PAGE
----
While the present law on trademarks has dispensed with the requirement of prior actual use at the time of registration, the law in force at the time of registration[, i.e., the Trademark Law, as amended,! must be applied, and thereunder it was held that as a condition precedent to registration of trademark, trade name or service mark, the same must have been in actual use in the Philippines before the filing of the application for registration. Trademark is a creation of use and therefore actual use is a pre­requisite to exclusive ownership and its registration with the Philippine Patent Office is a mere administrative confirmation of the existence of such right.

x x x x

However, while the Philippines was already a signatory to the Paris Convention, the [IP Codel only took effect on January 1,19[9]8, and in the absence of a retroactivitv clause, [the Trademark Law, as amendedl still applies, x x x[107] (Emphasis and underscoring supplied)
It is worth noting that in E.Y. Industrial Sales, Inc., the Court upheld the factual finding that the first actual use by EYIS was earlier than Shen Dar's. The earliest dates of use by both parties therein were during the effectivity of the Trademark Law, as amended. It is also important to reiterate that EYIS had applied and registered the mark under the IP Code, while Shen Dar had applied for the mark under the Trademark Law, as amended, and its registration was obtained after the effectivity of the IP Code.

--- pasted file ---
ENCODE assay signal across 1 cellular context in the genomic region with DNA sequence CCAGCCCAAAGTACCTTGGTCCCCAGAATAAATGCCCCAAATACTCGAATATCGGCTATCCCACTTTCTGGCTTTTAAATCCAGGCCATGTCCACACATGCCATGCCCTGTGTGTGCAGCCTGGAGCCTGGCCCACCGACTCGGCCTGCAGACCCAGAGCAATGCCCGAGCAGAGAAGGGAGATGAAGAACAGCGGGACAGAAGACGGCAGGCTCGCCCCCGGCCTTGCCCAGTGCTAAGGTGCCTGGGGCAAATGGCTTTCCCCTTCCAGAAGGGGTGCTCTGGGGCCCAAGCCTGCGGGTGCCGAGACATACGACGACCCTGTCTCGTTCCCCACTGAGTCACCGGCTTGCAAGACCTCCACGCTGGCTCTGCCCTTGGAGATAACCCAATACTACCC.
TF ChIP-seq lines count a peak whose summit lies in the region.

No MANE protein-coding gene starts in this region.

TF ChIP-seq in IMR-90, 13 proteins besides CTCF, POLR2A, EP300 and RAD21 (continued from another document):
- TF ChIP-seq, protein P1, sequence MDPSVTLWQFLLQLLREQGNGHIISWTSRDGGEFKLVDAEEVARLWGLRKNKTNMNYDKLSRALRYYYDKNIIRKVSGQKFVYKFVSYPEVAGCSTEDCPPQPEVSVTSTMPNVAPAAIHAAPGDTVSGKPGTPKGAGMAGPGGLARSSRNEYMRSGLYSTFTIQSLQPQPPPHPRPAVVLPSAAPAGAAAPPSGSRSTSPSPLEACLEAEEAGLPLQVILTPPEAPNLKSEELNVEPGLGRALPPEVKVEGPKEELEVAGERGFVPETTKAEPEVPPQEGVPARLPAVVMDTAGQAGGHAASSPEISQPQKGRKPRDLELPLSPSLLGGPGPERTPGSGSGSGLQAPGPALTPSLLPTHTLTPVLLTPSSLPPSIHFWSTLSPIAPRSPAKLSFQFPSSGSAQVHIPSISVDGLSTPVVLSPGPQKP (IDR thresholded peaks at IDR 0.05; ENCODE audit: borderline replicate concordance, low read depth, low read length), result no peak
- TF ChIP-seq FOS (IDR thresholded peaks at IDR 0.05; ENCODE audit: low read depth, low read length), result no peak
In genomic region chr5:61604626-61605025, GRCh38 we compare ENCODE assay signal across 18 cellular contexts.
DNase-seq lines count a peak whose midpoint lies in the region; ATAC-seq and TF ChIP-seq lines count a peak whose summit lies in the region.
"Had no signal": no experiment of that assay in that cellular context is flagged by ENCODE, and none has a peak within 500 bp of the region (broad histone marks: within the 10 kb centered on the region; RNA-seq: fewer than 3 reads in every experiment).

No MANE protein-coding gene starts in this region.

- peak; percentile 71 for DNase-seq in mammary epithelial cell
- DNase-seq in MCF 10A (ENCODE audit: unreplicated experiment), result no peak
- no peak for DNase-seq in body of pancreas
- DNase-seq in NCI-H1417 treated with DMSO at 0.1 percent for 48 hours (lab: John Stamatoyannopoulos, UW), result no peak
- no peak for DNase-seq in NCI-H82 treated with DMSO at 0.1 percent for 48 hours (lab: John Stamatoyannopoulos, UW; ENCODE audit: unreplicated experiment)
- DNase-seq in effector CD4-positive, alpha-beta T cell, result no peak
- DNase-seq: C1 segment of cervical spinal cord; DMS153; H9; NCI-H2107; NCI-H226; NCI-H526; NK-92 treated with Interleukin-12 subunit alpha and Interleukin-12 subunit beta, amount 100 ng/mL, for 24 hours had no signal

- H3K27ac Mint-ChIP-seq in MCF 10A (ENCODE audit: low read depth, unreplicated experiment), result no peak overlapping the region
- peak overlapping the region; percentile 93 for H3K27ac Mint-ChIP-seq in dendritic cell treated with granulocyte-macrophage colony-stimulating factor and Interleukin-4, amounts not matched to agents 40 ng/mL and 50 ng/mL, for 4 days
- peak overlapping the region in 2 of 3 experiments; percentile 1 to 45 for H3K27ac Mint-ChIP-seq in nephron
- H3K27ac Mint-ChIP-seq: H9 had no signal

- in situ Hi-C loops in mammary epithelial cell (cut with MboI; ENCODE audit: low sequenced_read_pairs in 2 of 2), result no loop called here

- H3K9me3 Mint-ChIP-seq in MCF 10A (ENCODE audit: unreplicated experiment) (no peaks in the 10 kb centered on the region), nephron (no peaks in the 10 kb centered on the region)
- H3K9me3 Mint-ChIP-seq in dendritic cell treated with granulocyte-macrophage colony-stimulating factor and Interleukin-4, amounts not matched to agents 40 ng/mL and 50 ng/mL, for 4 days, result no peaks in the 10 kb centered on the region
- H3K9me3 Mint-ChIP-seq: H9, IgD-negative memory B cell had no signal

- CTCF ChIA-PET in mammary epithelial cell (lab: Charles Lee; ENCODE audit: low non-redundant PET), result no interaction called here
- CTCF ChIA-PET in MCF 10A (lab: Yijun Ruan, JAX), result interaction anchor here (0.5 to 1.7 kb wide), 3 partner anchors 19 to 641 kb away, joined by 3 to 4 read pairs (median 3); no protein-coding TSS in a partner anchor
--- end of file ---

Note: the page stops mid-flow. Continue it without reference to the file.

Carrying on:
To be sure, the rule used to resolve the issue of ownership in E. Y. Industrial Sales, Inc. and Shangri-la should not be made to apply in a situation involving marks which are both used and/or registered after the effectivity of the IP Code. In the case at bar, both "ZYNAPS" and "ZYNAPSE" have been used and/or registered after the IP Code became effective. Clearly, the use or citation of Trademark Law jurisprudence to resolve the question on acquisition of ownership of marks in the case at bar or in cases involving marks registered or first used under the IP Code will be irrelevant and inappropriate.

In light of the foregoing, Zuneca thus erred in using Berris and E. Y. Industrial Sales, Inc. as bases for its argument that the prior user is the owner of the mark and its rights prevail over the rights of the first-to-file registrant. To emphasize, for marks that are first used and/or registered after the effectivity of the IP Code, ownership is no longer dependent on the fact of prior use in light of the adoption of the first-to-file rule and the rule that ownership is acquired through registration.

II. Bad faith and good faith in
trademark registration and use


In a bid to invalidate Natrapharm's rights as first registrant, Zuneca further argues that Natrapharm had registered the mark fraudulently and in bad faith.[108]

The existence of bad faith in trademark registrations may be a ground for its cancellation at any time by filing a petition for cancellation under Section 151 (b) of the IP Code, viz.:
SECTION 151. Cancellation. - 151.1. A petition to cancel a registration of a mark under this Act may be filed with the Bureau of Legal Affairs by any person who believes that he is or will be damaged by the registration of a mark under this Act as follows:

(a) Within five (5) years from the date of the registration of the mark under this Act.